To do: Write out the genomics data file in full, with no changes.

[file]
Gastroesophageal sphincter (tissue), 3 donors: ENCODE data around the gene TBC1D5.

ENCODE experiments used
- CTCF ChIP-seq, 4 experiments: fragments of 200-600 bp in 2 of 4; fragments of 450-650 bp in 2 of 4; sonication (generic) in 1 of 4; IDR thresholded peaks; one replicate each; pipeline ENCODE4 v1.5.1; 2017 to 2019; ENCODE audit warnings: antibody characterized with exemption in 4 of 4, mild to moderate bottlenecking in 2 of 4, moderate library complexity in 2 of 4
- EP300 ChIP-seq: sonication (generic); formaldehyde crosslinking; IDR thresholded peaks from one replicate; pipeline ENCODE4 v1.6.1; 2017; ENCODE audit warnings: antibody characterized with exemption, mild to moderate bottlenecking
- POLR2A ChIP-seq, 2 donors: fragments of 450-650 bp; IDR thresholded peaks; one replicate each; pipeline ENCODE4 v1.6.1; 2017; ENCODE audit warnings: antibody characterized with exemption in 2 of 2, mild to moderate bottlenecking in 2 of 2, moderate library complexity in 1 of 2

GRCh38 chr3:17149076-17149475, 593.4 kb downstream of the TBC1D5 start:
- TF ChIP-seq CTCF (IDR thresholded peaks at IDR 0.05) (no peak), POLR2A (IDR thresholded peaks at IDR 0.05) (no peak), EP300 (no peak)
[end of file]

Gastroesophageal sphincter (tissue), 3 donors: ENCODE data around the gene TBC1D5.

ENCODE experiments used
- CTCF ChIP-seq, 4 experiments: fragments of 200-600 bp in 2 of 4; fragments of 450-650 bp in 2 of 4; sonication (generic) in 1 of 4; IDR thresholded peaks; one replicate each; pipeline ENCODE4 v1.5.1; 2017 to 2019; ENCODE audit warnings: antibody characterized with exemption in 4 of 4, mild to moderate bottlenecking in 2 of 4, moderate library complexity in 2 of 4
- EP300 ChIP-seq: sonication (generic); formaldehyde crosslinking; IDR thresholded peaks from one replicate; pipeline ENCODE4 v1.6.1; 2017; ENCODE audit warnings: antibody characterized with exemption, mild to moderate bottlenecking
- POLR2A ChIP-seq, 2 donors: fragments of 450-650 bp; IDR thresholded peaks; one replicate each; pipeline ENCODE4 v1.6.1; 2017; ENCODE audit warnings: antibody characterized with exemption in 2 of 2, mild to moderate bottlenecking in 2 of 2, moderate library complexity in 1 of 2

GRCh38 chr3:17149076-17149475, 593.4 kb downstream of the TBC1D5 start:
- TF ChIP-seq CTCF (IDR thresholded peaks at IDR 0.05) (no peak), POLR2A (IDR thresholded peaks at IDR 0.05) (no peak), EP300 (no peak)